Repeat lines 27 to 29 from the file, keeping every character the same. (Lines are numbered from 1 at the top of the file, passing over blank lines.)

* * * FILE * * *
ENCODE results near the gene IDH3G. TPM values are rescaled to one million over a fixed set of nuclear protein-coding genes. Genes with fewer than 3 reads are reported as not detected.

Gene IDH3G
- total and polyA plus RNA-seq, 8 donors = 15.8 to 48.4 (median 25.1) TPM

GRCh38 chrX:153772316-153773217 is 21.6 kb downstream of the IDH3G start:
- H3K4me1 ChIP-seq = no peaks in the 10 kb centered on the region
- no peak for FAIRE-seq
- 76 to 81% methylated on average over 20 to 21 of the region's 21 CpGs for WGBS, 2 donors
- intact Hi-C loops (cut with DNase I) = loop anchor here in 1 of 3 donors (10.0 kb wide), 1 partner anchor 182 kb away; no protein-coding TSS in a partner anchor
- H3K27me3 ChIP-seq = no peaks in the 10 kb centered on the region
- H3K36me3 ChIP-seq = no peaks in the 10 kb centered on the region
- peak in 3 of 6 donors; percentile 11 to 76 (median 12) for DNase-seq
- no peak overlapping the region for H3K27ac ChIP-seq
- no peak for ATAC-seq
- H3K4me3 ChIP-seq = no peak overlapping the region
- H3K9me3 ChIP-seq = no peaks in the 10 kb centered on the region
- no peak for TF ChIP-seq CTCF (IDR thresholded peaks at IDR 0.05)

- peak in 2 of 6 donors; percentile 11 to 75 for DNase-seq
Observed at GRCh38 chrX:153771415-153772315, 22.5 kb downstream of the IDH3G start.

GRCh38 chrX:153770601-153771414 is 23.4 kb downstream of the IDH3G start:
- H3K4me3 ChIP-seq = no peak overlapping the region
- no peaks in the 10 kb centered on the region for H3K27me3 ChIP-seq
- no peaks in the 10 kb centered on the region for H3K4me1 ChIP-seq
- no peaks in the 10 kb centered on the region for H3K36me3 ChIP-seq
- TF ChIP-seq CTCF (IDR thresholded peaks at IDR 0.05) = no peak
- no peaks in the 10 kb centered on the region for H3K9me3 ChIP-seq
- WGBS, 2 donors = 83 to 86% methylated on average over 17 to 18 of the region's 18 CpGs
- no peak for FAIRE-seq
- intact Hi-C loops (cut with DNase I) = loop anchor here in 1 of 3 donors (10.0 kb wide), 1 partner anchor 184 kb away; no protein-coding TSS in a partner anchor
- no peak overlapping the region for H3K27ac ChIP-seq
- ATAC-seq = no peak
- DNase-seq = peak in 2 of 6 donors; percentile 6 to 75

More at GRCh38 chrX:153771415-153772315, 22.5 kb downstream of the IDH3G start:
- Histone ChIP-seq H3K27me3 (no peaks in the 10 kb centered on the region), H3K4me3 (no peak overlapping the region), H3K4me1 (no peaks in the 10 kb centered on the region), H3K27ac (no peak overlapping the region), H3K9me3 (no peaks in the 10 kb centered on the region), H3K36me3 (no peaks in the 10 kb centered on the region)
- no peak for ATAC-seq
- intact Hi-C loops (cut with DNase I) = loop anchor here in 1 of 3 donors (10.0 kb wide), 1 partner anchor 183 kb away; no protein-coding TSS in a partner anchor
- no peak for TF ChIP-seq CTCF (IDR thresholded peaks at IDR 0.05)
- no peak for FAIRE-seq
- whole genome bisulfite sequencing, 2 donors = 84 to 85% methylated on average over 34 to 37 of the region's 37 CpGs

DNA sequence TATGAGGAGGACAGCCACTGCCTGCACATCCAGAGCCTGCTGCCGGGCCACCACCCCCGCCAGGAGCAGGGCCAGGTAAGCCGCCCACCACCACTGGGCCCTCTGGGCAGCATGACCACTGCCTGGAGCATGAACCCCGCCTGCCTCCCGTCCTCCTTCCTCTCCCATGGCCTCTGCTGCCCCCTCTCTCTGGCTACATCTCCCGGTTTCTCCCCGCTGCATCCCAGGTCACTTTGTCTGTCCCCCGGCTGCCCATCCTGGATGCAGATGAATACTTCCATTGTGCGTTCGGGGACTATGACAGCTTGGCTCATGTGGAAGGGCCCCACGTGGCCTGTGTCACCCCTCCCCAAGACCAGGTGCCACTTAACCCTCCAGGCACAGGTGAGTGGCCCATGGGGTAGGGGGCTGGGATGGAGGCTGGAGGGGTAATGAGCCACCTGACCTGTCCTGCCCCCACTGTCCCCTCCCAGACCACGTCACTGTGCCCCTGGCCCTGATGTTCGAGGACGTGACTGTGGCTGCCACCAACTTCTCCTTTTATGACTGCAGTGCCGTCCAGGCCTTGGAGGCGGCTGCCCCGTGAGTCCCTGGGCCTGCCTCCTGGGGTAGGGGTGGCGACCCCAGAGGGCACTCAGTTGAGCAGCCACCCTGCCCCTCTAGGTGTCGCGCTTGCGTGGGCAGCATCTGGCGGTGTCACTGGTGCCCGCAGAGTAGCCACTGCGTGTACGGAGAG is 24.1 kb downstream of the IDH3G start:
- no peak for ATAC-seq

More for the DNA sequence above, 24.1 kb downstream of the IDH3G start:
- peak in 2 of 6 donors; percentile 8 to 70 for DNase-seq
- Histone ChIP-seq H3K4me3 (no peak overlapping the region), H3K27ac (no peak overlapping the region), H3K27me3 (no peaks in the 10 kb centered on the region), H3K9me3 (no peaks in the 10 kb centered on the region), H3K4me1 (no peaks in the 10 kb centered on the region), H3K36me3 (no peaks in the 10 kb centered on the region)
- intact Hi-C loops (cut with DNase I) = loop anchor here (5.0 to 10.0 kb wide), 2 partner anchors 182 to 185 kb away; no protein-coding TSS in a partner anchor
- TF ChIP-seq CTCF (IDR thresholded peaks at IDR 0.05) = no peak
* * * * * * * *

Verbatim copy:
- no peak for FAIRE-seq
- intact Hi-C loops (cut with DNase I) = loop anchor here in 1 of 3 donors (10.0 kb wide), 1 partner anchor 184 kb away; no protein-coding TSS in a partner anchor
- no peak overlapping the region for H3K27ac ChIP-seq